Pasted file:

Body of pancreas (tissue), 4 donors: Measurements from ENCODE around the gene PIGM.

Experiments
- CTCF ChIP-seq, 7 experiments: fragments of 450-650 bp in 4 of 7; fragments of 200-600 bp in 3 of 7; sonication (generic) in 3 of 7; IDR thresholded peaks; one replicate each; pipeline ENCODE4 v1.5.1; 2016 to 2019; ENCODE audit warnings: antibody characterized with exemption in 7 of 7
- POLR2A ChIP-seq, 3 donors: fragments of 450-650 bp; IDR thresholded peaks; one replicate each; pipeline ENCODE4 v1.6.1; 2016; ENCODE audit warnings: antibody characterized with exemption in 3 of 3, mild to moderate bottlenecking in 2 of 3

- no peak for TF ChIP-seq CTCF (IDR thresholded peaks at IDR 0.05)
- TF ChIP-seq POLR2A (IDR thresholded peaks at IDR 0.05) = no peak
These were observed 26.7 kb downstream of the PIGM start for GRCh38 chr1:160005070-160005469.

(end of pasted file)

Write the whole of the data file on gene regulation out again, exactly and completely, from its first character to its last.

Body of pancreas (tissue), 4 donors: Measurements from ENCODE around the gene PIGM.

Experiments
- CTCF ChIP-seq, 7 experiments: fragments of 450-650 bp in 4 of 7; fragments of 200-600 bp in 3 of 7; sonication (generic) in 3 of 7; IDR thresholded peaks; one replicate each; pipeline ENCODE4 v1.5.1; 2016 to 2019; ENCODE audit warnings: antibody characterized with exemption in 7 of 7
- POLR2A ChIP-seq, 3 donors: fragments of 450-650 bp; IDR thresholded peaks; one replicate each; pipeline ENCODE4 v1.6.1; 2016; ENCODE audit warnings: antibody characterized with exemption in 3 of 3, mild to moderate bottlenecking in 2 of 3

- no peak for TF ChIP-seq CTCF (IDR thresholded peaks at IDR 0.05)
- TF ChIP-seq POLR2A (IDR thresholded peaks at IDR 0.05) = no peak
These were observed 26.7 kb downstream of the PIGM start for GRCh38 chr1:160005070-160005469.